Stem cell research & therapy

99m-Technetium binding site in bone marrow mononuclear cells.

PMID 26041023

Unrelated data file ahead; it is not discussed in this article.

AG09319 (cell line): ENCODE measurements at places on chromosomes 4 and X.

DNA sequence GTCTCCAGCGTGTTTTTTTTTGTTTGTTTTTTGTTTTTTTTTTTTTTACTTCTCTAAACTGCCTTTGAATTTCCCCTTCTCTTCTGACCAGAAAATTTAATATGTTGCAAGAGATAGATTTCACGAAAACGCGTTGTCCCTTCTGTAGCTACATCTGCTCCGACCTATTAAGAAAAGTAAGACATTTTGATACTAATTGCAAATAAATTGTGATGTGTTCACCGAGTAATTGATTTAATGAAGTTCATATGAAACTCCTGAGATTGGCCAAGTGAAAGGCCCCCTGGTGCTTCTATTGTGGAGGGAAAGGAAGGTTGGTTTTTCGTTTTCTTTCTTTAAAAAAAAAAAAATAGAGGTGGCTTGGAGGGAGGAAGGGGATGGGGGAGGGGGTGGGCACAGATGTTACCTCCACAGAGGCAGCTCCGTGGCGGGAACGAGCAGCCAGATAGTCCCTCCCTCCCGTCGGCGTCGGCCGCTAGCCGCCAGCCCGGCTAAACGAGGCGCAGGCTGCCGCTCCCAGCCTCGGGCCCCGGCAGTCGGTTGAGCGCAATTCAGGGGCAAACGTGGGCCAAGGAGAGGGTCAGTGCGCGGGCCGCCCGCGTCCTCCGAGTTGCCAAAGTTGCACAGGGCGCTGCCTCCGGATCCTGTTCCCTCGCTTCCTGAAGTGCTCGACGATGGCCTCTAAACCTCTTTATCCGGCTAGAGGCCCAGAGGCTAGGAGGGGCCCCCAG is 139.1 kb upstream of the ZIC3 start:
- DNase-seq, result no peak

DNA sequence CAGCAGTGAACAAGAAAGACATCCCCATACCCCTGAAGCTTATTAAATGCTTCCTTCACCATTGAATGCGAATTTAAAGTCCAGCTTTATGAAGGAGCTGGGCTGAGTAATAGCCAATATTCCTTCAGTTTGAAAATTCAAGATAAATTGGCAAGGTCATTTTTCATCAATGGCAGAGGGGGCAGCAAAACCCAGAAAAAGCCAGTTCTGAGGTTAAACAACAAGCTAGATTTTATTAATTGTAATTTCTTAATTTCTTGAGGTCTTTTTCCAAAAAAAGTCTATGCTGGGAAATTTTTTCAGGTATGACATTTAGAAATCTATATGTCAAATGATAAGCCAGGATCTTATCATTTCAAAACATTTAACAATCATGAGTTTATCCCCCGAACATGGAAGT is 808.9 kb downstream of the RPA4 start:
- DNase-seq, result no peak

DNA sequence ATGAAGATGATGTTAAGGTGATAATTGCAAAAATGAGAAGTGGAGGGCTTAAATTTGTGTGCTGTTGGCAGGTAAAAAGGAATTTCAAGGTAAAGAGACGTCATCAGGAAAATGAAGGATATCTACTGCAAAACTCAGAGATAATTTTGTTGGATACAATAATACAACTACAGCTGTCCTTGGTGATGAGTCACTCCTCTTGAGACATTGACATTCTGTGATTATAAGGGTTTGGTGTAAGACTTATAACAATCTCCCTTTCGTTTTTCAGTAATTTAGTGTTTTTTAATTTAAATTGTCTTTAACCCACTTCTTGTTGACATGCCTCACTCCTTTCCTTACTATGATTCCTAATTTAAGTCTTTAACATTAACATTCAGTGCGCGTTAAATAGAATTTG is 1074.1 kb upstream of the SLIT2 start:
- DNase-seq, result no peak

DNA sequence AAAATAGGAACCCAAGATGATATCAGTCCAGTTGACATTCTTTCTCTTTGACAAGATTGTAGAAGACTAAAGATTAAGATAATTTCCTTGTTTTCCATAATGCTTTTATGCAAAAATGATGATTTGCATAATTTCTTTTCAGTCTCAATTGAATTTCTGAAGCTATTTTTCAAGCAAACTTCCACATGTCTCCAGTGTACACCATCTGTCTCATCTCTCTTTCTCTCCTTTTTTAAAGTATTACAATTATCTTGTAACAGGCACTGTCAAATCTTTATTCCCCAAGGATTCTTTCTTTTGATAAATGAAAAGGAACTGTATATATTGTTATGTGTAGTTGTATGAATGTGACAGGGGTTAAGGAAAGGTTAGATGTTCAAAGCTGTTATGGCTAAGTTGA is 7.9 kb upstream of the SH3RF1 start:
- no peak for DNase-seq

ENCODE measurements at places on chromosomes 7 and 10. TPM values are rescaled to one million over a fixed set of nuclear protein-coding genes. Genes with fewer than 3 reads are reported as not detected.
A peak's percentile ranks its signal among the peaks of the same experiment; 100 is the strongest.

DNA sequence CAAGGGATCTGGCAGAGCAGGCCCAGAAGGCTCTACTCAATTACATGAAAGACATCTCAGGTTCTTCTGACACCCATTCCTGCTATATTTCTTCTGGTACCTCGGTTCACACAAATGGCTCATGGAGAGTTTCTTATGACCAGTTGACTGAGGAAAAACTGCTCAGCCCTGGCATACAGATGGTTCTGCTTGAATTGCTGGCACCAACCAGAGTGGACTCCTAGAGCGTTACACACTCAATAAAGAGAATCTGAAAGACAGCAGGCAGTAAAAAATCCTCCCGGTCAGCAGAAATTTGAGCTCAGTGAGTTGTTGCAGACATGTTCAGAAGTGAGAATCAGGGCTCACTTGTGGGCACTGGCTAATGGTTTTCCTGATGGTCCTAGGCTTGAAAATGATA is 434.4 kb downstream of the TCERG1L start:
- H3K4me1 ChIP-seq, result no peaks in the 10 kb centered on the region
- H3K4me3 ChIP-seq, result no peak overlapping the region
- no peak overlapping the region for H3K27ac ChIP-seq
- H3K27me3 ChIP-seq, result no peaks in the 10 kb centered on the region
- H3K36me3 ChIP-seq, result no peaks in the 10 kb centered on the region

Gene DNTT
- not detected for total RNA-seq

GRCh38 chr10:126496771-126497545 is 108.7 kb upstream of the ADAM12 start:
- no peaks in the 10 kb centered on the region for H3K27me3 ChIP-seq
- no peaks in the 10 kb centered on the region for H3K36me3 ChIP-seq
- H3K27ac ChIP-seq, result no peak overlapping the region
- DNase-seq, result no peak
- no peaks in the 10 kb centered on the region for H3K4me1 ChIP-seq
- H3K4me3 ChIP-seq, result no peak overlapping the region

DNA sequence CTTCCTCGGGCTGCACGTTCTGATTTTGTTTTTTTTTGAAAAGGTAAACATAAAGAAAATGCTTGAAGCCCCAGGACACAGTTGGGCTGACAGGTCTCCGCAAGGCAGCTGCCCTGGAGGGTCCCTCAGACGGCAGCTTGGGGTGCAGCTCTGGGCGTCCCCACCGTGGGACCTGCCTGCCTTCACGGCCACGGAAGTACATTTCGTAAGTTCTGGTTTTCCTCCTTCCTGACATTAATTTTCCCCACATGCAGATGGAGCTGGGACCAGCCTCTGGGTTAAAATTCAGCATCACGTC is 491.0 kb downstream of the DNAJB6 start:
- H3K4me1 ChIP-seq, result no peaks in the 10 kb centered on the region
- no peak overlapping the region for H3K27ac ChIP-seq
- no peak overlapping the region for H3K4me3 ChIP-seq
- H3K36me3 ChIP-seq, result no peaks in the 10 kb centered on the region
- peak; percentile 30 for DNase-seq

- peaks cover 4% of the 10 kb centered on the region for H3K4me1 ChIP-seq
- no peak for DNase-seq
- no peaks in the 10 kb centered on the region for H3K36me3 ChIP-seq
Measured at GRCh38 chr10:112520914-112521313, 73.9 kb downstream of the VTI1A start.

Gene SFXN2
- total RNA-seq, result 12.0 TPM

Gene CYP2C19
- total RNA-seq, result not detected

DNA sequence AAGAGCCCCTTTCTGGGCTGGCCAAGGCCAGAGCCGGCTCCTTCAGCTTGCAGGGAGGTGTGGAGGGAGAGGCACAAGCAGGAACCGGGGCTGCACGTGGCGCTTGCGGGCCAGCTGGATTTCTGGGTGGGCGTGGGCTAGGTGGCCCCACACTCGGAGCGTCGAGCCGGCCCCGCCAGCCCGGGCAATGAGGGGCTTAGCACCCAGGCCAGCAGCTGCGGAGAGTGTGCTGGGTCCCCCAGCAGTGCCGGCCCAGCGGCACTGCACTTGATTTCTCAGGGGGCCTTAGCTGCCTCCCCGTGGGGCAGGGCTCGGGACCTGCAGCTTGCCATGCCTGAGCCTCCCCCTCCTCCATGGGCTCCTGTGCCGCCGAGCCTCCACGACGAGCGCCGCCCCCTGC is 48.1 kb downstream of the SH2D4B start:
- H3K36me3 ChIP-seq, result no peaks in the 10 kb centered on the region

The increasing interest in 99m-technetium ((99m)Tc)-labeled stem cells encouraged us to study the (99m)Tc binding sites in stem cell compartments. Bone marrow mononuclear cells were collected from femurs and tibia of rats. Cells were labeled with (99m)Tc by a direct method, in which reduced molecules react with (99m)Tc with the use of chelating agents, and lysed carefully in an ultrasonic apparatus. The organelles were separated by means of differential centrifugation. At the end of this procedure, supernatants and pellets were counted, and the percentages of radioactivity (in megabecquerels) bound to the different cellular fractions were determined. Percentages were calculated by dividing the radioactivity in each fraction by total radioactivity in the sample. The pellets were separated and characterized by their morphology on electron microscopy. The labeling procedure did not affect viability of bone marrow mononuclear cells. Radioactivity distributions in bone marrow mononuclear cell organelles, obtained in five independent experiments, were approximately 38.5 % in the nuclei-rich fraction, 5.3 % in the mitochondria-rich fraction, 2.2 % in microsomes, and 54 % in the cytosol. Our results showed that most of the radioactivity remained in the cytosol; therefore, this is an intracellular labeling procedure that has ribosomes unbound to membrane and soluble molecules as targets. However, approximately 39 % of the radioactivity remained bound to the nuclei-rich fraction. To confirm that cell disruption and organelle separation were efficient, transmission electron microscopy assays of all pellets were performed. Our results showed that most of the radioactivity was present in the cytosol fraction. More studies to elucidate the mechanisms involved in the cellular uptake of (99m)Tc in bone marrow cells are ongoing.